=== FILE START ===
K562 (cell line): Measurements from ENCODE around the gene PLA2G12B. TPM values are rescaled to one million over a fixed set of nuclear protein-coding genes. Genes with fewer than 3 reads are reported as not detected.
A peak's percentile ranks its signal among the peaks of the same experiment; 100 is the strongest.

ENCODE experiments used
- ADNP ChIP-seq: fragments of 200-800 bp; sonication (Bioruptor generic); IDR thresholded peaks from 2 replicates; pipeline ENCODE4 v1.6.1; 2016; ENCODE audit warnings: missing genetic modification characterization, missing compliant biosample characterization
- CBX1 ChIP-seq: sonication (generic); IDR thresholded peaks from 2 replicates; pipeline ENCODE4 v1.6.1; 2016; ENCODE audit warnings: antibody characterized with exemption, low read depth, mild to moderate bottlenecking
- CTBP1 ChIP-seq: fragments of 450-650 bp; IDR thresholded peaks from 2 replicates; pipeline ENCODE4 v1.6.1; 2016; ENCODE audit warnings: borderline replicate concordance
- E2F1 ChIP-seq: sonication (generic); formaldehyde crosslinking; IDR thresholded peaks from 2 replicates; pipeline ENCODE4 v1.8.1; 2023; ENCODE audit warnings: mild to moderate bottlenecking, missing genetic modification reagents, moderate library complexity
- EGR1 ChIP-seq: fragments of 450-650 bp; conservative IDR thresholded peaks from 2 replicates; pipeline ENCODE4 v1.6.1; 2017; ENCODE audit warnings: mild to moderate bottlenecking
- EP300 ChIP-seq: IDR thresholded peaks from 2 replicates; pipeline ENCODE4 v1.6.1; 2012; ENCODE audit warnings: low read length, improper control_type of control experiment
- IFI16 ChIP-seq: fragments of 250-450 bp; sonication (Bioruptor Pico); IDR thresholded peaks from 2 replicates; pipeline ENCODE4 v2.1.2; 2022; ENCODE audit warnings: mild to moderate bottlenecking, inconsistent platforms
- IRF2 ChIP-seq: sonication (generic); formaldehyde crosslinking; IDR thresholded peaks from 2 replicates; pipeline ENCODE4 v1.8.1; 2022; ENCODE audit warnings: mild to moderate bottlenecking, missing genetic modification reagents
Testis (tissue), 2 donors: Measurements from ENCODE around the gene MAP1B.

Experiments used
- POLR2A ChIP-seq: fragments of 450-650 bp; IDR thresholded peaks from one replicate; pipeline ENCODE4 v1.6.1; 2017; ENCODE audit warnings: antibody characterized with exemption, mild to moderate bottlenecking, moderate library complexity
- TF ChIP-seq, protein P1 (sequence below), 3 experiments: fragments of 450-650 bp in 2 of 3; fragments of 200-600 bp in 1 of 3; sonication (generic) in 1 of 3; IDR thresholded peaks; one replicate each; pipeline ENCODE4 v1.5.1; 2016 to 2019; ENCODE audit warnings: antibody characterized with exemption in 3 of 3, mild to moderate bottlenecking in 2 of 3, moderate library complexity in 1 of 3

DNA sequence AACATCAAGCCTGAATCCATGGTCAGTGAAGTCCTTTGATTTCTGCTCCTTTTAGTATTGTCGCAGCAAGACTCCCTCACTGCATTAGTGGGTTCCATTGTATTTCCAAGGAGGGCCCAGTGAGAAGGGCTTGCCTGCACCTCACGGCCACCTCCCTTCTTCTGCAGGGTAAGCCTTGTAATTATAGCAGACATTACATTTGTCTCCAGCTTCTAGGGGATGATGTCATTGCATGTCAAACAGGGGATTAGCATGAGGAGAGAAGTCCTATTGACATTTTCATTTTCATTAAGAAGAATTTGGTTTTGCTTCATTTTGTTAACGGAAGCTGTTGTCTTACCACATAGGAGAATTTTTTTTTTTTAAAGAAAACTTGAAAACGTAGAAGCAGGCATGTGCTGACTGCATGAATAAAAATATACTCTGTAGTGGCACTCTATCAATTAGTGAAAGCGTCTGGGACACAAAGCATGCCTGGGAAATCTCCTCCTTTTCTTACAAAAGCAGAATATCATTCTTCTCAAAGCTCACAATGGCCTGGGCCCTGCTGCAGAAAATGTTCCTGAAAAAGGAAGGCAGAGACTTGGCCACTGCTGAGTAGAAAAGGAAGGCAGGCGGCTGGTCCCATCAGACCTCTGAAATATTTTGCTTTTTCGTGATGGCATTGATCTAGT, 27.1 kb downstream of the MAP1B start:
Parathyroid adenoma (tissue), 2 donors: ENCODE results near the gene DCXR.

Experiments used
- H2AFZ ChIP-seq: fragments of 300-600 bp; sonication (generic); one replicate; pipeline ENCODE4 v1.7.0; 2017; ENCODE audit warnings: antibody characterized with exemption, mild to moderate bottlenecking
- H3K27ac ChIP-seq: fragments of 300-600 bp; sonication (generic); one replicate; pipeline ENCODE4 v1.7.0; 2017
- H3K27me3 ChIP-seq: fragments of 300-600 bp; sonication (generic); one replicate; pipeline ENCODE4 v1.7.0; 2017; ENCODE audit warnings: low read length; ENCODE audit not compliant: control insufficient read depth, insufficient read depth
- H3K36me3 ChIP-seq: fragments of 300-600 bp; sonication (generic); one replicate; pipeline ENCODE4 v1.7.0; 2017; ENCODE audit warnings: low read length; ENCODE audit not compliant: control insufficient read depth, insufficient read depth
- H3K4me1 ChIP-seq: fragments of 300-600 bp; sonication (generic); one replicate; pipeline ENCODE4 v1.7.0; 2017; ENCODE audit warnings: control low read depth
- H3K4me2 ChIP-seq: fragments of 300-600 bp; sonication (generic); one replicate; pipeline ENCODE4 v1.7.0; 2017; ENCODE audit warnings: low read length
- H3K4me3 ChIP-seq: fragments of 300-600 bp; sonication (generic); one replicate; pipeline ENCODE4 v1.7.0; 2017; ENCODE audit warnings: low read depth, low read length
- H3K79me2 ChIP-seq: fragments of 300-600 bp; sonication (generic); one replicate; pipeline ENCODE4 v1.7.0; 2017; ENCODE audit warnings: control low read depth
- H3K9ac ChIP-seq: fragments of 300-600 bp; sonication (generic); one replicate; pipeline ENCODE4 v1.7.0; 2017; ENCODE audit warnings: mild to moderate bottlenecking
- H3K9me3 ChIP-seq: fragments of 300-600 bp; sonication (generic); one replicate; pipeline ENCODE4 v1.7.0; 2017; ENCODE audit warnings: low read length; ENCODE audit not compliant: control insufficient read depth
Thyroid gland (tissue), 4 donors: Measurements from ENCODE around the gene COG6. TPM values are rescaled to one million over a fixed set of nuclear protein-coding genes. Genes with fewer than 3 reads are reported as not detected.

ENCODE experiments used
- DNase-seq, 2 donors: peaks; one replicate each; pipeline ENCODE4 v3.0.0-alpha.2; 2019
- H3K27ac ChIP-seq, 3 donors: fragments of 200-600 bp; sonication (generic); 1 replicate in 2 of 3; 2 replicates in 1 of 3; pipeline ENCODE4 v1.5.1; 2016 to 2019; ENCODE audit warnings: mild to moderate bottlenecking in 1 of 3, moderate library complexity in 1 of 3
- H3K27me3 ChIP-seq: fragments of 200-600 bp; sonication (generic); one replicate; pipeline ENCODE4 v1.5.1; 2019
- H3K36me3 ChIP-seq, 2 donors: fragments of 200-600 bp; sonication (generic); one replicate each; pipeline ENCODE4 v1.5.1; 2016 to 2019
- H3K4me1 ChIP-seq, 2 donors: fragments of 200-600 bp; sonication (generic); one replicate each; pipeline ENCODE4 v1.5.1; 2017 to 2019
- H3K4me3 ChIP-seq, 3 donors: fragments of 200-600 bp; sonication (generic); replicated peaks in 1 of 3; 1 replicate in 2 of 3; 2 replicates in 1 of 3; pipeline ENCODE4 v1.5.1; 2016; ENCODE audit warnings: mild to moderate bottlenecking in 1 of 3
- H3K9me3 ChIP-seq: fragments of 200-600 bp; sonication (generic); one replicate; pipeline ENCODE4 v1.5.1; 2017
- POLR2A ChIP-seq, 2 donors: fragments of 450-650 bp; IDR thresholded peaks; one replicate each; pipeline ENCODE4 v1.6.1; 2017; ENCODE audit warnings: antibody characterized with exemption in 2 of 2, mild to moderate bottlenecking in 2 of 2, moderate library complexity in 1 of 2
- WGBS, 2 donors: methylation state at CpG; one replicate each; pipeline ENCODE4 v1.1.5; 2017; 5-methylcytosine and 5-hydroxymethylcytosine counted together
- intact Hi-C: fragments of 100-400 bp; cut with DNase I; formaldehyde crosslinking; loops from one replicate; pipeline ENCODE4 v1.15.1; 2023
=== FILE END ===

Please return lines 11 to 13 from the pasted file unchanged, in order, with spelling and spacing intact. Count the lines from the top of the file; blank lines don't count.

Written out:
- IRF2 ChIP-seq: sonication (generic); formaldehyde crosslinking; IDR thresholded peaks from 2 replicates; pipeline ENCODE4 v1.8.1; 2022; ENCODE audit warnings: mild to moderate bottlenecking, missing genetic modification reagents
Testis (tissue), 2 donors: Measurements from ENCODE around the gene MAP1B.

Experiments used